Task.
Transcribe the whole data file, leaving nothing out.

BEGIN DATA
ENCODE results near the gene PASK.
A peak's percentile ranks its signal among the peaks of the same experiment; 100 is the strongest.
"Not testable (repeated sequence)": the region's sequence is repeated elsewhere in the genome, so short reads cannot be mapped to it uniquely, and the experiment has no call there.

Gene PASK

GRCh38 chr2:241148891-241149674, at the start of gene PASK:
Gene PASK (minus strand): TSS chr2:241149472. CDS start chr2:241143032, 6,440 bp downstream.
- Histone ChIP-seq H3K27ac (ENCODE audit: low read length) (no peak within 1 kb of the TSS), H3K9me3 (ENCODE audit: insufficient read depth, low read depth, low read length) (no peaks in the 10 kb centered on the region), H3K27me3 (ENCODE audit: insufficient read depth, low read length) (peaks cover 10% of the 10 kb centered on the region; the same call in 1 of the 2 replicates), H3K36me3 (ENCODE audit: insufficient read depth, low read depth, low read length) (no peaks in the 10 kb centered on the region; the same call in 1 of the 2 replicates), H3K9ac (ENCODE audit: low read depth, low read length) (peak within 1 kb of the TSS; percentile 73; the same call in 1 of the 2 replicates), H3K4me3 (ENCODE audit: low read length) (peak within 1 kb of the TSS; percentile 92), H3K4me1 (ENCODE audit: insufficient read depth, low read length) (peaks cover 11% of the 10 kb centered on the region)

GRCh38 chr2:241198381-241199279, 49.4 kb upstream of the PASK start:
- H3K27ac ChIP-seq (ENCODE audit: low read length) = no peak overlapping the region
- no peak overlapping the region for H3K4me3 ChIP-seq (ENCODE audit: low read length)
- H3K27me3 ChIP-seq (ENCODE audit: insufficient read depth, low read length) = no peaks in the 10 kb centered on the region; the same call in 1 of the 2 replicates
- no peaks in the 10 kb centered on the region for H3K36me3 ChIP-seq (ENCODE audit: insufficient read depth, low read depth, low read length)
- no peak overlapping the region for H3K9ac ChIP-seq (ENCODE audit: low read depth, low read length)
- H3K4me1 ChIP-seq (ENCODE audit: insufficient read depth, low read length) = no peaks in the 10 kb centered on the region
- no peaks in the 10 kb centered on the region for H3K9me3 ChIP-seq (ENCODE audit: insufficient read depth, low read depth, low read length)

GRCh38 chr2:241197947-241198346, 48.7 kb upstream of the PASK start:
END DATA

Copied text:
ENCODE results near the gene PASK.
A peak's percentile ranks its signal among the peaks of the same experiment; 100 is the strongest.
"Not testable (repeated sequence)": the region's sequence is repeated elsewhere in the genome, so short reads cannot be mapped to it uniquely, and the experiment has no call there.

Gene PASK

GRCh38 chr2:241148891-241149674, at the start of gene PASK:
Gene PASK (minus strand): TSS chr2:241149472. CDS start chr2:241143032, 6,440 bp downstream.
- Histone ChIP-seq H3K27ac (ENCODE audit: low read length) (no peak within 1 kb of the TSS), H3K9me3 (ENCODE audit: insufficient read depth, low read depth, low read length) (no peaks in the 10 kb centered on the region), H3K27me3 (ENCODE audit: insufficient read depth, low read length) (peaks cover 10% of the 10 kb centered on the region; the same call in 1 of the 2 replicates), H3K36me3 (ENCODE audit: insufficient read depth, low read depth, low read length) (no peaks in the 10 kb centered on the region; the same call in 1 of the 2 replicates), H3K9ac (ENCODE audit: low read depth, low read length) (peak within 1 kb of the TSS; percentile 73; the same call in 1 of the 2 replicates), H3K4me3 (ENCODE audit: low read length) (peak within 1 kb of the TSS; percentile 92), H3K4me1 (ENCODE audit: insufficient read depth, low read length) (peaks cover 11% of the 10 kb centered on the region)

GRCh38 chr2:241198381-241199279, 49.4 kb upstream of the PASK start:
- H3K27ac ChIP-seq (ENCODE audit: low read length) = no peak overlapping the region
- no peak overlapping the region for H3K4me3 ChIP-seq (ENCODE audit: low read length)
- H3K27me3 ChIP-seq (ENCODE audit: insufficient read depth, low read length) = no peaks in the 10 kb centered on the region; the same call in 1 of the 2 replicates
- no peaks in the 10 kb centered on the region for H3K36me3 ChIP-seq (ENCODE audit: insufficient read depth, low read depth, low read length)
- no peak overlapping the region for H3K9ac ChIP-seq (ENCODE audit: low read depth, low read length)
- H3K4me1 ChIP-seq (ENCODE audit: insufficient read depth, low read length) = no peaks in the 10 kb centered on the region
- no peaks in the 10 kb centered on the region for H3K9me3 ChIP-seq (ENCODE audit: insufficient read depth, low read depth, low read length)

GRCh38 chr2:241197947-241198346, 48.7 kb upstream of the PASK start: